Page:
U.S. Supreme Court
Spano v New York, 360 U.S. 315 (1959)
Spano v New York
Argued April 27, 1959
Decided June 22, 1959
360 U.S. 315
After petitioner, a foreign-born young man of 25 with a junior highschool education and no previous criminal record, had been indicted for first-degree murder, he retained counsel and surrendered to police at 7:10 p.m. He was then subjected to persistent and continuous questioning by an assistant prosecutor and numerous police officers for virtually eight hours until he confessed, after he had repeatedly requested, and had been denied, an opportunity to consult his counsel. At his trial in a state court, his confession was admitted in evidence over his objection, and he was convicted and sentenced to death.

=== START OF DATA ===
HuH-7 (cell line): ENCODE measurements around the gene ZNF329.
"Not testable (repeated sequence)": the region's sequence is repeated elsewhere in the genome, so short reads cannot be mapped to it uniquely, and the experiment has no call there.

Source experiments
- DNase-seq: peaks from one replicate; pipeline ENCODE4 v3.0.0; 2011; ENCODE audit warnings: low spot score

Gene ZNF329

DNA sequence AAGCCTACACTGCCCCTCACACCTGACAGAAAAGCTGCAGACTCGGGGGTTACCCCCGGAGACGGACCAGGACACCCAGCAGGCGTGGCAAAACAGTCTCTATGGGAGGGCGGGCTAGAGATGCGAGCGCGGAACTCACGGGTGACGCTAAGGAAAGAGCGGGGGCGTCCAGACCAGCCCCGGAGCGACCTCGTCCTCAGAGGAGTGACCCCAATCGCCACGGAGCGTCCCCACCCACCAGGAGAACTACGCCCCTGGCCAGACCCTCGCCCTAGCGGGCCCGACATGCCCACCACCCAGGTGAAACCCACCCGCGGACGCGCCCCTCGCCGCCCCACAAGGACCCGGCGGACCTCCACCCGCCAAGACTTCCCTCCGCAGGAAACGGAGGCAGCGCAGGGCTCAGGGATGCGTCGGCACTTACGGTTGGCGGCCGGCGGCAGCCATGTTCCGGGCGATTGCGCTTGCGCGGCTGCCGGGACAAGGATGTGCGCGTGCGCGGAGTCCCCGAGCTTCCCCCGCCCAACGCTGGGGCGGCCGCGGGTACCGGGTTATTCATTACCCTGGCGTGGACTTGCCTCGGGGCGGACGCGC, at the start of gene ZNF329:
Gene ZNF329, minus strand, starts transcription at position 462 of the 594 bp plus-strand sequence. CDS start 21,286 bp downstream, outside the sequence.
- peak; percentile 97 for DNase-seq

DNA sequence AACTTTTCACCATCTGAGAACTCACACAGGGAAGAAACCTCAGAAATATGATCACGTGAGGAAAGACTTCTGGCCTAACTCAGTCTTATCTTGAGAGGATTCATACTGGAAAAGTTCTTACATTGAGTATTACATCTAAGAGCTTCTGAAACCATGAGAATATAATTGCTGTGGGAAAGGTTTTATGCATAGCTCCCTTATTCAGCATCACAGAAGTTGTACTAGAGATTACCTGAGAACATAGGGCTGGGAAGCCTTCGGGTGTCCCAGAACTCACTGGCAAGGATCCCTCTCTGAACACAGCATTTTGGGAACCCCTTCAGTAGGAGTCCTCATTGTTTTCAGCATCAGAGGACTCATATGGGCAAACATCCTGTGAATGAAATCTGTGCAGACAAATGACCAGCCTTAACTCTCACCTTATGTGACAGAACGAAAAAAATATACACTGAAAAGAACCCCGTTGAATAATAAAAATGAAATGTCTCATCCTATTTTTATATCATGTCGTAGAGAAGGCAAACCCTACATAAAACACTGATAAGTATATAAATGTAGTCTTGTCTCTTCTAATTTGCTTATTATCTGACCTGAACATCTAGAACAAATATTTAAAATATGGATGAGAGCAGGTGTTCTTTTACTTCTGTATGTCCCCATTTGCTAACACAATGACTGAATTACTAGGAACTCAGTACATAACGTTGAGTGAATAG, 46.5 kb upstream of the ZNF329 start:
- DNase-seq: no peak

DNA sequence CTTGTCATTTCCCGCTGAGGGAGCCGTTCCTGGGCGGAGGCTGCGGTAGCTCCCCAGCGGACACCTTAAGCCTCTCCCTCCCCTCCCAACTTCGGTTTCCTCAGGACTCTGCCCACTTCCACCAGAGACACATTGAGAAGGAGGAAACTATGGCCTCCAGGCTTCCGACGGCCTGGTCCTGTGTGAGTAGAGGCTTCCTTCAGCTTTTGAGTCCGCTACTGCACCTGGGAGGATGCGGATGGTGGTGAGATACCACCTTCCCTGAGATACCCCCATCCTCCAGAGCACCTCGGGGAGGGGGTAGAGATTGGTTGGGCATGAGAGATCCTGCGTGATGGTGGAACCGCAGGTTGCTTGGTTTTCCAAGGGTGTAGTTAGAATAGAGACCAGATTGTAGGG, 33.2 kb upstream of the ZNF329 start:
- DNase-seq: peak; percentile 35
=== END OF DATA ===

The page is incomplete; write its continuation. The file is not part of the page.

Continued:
Held: On the record in this case, petitioner's will was overborne by official pressure, fatigue and sympathy falsely aroused, his confession was not voluntary, and its admission in evidence violated the Due Process Clause of the Fourteenth Amendment.
Pp. 360 U. S. 315-324.
4 N.Y.2d 256, 173 N.Y.S.2d 793, 150 N.E.2d 226, reversed.